Tony Benson examines the plight of benefit claimants and sees further dangers ahead.
People who claim benefits are now facing multiple forms of misery. Delays are occurring in the administration of claims for the new Personal Independence Payment (PIP) and there is a backlog of appeals due to continued poor decision-making by the DWP. The Bedroom Tax will continue to rob from the poorest until a Labour Government remembers to keep its promise to get rid of this wretched law. The Tories’ ‘new welfare contract’ of 2010, which set out their prospectus for the social security system, showed no sign of the Bedroom Tax or its equally evil twin the Benefit Cap. The Tories promised local work clubs and a training and skills fund and nothing at all about caps and new taxes on the poorest. There was nothing about these things in the Coalition agreement either.
This democratic deficit does go right to the heart of the welfare reform onslaught. The damage done by these two measures, along with the cut represented by Council Tax reduction (also not put up for consideration by the electorate), will cost far more to the public purse than the amounts saved in benefit not paid out.
On top of this, benefit sanctions are being freely applied for minor and imaginary breaches of people’s ‘claimant commitments’. People are being denied money for food and bills for weeks and months on end as a result. Anyone who does not return work capability assessment forms in time or does not attend an ATOS medical examination is similarly denied money. By no money I mean no money, not just next to nothing. Rent and Council Tax arrears are increasing. Disabled people are bearing the brunt of this. The Tories do what they think the Lib Dems will let them do, which is a lot.
The approach to benefits – not seeking an electoral mandate, abuse of consultation procedures, relentless demonisation of benefit claimants and the imposition of one measure after another designed to be as oppressive and as vicious as possible – speaks of an ideological frenzy, not of a considered rationalisation of a system of sprawling complexity.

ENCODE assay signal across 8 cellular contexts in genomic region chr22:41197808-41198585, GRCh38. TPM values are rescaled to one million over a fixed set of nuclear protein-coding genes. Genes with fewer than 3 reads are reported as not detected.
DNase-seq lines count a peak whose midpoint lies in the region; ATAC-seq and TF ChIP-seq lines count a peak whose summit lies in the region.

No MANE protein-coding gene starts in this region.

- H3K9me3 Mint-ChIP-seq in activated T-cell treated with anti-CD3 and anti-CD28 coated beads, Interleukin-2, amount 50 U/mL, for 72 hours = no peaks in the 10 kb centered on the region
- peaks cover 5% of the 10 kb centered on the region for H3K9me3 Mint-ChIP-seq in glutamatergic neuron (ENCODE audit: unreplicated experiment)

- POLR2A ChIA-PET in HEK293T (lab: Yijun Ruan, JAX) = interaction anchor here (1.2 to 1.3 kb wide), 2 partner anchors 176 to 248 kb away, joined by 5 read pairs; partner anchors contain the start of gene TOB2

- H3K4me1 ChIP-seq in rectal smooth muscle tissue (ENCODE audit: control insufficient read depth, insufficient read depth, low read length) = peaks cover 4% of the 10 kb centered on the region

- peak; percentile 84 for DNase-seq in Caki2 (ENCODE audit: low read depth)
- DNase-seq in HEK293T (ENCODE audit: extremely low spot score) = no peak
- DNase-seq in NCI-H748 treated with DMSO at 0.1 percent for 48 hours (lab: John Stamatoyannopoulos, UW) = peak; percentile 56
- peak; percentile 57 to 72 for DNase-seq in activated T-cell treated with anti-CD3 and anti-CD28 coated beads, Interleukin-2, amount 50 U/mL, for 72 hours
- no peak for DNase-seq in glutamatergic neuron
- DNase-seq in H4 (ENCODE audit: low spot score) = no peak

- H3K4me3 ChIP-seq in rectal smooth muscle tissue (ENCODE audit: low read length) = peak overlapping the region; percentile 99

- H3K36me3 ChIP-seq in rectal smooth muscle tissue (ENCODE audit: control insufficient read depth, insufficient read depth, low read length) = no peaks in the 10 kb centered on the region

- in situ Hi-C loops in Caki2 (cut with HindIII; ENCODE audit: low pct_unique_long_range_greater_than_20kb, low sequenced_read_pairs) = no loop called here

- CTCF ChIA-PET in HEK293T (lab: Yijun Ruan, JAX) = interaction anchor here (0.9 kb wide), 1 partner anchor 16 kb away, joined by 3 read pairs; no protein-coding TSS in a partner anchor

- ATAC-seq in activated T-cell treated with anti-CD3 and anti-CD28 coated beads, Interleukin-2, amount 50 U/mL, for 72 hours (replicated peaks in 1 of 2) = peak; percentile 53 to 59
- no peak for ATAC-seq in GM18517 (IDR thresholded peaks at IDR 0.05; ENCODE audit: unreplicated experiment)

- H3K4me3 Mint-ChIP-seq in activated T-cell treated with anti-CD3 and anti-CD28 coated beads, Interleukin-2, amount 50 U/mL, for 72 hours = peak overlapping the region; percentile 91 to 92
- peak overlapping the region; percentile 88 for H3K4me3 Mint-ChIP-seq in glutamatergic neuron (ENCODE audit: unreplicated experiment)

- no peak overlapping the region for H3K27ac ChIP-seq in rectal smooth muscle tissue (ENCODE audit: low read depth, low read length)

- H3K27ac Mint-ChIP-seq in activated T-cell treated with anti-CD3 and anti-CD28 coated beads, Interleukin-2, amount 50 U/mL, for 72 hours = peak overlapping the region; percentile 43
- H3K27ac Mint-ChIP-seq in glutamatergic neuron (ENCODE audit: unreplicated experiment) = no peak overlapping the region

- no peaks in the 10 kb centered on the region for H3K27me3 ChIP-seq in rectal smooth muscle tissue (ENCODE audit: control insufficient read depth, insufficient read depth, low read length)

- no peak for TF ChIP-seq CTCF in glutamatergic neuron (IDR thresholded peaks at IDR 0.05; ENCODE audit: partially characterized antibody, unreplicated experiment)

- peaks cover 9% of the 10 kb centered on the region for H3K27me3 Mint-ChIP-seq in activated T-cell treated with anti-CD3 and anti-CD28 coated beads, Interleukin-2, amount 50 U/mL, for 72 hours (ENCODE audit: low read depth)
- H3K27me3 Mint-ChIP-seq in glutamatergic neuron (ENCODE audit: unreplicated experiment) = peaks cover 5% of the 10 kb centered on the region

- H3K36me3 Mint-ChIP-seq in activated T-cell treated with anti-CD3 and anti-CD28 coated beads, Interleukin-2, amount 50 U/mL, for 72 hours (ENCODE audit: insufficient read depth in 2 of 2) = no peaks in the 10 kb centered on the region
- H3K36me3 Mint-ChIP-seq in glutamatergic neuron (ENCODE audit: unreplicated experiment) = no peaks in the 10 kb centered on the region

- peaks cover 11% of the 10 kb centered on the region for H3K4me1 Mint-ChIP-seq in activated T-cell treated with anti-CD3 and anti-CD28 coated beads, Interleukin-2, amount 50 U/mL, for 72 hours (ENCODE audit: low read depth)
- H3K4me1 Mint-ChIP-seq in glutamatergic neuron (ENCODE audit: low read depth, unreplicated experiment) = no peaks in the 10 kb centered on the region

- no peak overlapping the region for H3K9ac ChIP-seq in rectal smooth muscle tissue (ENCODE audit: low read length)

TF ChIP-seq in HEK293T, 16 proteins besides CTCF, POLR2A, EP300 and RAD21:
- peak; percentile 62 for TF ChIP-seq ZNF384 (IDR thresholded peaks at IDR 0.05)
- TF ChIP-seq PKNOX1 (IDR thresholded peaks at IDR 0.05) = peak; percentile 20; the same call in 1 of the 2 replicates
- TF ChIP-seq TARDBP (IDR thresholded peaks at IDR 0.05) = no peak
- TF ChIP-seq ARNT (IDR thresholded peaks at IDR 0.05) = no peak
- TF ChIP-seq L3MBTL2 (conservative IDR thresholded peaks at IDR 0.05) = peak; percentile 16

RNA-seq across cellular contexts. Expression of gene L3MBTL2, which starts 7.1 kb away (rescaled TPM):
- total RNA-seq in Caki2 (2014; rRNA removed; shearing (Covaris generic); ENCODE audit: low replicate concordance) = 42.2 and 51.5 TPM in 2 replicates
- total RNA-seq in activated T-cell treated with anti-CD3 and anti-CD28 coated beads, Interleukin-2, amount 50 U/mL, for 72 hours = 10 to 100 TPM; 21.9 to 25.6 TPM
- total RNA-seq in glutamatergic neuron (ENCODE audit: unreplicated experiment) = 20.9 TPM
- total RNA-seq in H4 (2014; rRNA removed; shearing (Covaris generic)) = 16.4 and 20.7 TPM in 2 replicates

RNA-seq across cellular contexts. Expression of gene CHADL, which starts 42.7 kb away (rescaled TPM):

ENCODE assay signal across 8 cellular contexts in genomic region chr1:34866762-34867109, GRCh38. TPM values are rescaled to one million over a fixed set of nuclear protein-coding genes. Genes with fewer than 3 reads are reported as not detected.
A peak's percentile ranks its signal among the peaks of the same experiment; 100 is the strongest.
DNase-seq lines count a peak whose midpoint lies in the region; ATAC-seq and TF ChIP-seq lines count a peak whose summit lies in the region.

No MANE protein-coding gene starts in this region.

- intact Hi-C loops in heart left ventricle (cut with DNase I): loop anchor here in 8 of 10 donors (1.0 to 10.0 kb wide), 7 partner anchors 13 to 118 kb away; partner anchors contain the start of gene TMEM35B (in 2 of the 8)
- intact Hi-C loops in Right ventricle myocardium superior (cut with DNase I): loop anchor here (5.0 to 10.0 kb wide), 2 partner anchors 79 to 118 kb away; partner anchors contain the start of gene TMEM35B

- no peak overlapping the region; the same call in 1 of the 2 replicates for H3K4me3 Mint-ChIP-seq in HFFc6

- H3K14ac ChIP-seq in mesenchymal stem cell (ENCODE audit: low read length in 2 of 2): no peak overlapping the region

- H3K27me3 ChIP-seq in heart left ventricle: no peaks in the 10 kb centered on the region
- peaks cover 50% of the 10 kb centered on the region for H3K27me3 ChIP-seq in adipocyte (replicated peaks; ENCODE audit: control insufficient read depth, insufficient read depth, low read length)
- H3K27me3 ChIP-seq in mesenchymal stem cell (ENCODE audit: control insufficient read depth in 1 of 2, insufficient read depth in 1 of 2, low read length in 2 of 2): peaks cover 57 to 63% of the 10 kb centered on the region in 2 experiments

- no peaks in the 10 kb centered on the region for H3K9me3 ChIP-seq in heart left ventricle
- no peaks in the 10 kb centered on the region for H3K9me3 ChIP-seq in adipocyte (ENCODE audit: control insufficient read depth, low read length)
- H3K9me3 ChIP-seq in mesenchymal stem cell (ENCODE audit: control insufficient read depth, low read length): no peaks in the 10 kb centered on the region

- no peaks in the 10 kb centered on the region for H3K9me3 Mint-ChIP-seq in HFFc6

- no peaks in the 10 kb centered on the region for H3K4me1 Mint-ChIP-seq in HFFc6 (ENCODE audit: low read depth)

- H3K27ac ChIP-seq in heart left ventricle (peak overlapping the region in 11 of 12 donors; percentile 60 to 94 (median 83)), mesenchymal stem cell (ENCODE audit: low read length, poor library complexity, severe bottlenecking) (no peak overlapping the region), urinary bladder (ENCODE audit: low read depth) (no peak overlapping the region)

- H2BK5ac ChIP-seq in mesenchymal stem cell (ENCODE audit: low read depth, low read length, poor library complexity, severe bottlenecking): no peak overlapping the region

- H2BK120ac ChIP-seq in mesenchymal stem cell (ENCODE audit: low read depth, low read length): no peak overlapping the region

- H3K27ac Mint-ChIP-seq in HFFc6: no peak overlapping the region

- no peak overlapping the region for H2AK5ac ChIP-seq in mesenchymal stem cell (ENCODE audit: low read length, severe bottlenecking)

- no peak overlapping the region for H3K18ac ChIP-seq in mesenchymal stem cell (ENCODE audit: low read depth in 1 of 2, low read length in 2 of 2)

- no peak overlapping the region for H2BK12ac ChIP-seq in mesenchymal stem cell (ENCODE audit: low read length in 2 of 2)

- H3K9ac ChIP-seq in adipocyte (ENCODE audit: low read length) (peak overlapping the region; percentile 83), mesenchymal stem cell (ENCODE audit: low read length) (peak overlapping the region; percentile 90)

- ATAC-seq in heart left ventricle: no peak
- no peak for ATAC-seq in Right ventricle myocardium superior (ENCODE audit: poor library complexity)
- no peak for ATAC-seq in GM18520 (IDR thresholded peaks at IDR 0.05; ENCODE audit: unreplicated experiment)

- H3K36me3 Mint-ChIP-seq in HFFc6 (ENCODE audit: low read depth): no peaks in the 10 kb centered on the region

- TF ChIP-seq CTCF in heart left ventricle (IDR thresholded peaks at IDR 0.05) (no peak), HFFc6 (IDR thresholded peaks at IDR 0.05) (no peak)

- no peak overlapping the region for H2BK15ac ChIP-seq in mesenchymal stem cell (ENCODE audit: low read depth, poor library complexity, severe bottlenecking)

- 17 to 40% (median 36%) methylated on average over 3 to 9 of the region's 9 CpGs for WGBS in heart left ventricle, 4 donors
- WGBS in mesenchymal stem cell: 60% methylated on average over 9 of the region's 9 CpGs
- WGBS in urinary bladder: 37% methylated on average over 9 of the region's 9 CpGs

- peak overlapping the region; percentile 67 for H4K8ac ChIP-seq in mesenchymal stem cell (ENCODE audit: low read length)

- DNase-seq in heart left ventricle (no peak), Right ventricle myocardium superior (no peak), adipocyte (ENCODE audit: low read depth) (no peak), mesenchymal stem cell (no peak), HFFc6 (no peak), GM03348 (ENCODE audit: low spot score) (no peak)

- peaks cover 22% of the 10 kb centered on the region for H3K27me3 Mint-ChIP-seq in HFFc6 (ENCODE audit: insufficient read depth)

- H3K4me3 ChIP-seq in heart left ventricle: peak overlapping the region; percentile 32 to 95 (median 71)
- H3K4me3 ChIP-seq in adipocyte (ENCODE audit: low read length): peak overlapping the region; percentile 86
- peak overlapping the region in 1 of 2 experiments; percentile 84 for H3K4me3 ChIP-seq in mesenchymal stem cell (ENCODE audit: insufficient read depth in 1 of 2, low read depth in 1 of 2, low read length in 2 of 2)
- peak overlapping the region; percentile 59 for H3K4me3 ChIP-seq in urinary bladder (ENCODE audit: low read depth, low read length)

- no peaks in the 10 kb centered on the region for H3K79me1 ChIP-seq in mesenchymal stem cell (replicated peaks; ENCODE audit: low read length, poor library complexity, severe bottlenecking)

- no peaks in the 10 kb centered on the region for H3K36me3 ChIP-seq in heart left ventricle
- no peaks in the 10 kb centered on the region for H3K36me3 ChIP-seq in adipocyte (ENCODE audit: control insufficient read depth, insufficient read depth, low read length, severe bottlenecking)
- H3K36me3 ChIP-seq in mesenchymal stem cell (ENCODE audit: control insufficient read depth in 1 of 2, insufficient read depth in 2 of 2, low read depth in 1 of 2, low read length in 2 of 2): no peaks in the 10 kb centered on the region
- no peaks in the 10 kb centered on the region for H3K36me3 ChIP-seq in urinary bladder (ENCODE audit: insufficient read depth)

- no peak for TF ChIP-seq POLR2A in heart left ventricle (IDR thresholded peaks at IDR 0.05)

While the promise to abolish the Bedroom Tax is a start that the Labour leadership should be held to account for, there needs to be a political battle to build the type of social security system that will last the 21st century.
The problem is that at the moment the only ‘big-thinker’ on social security on the Labour side is Frank Field who has proposed a system of mutual welfare organisations. Superficially this seems attractive. Mutualisation is something of a buzzword on the centre left at least, probably as a way of avoiding making a head on challenge to the Tory offensive against the idea that social security is something that is the business of the whole of society. It is this idea that needs both defending and extending. This is whether we are talking about welfare benefits, health and care services or housing. As an alternative to rabid privatisation (such as the suggestion for a mutual company to take over the East Coast mainline) mutualisation can be progressive. As an alternative form of welfare provision it acts as a stalking horse to allow the attack on the welfare state to carry on after the election of a Labour Government in 2015.
At present the state retirement pension has a budget of around £80 billion a year. Its administrative costs are minimal. £80 billion a year being taken away from the state will provide a tempting target for every hedge funder boss and vulture capitalist on the planet. What are the odds on a mutualised replacement scheme following the fate of the Co-op bank into the hands of a waiting hedge fund?
We need to beware of how concepts such as mutualisation can and will be used to advance the interests of the powerful in swindling the poor. A system based on contributions is worth defending and advancing. The Tories often describe national insurance as a “tax on jobs”; they want rid of it and of contributions-based benefits such as the state retirement pension. The savings would not go into individual pay packets but into further accumulations of corporate profits: otherwise the “tax on jobs” rhetoric makes no sense. A contribution funded social security system is something that socialists can support so long as it is all-inclusive, leaving none in need and so long as it is democratic, accountable and transparent.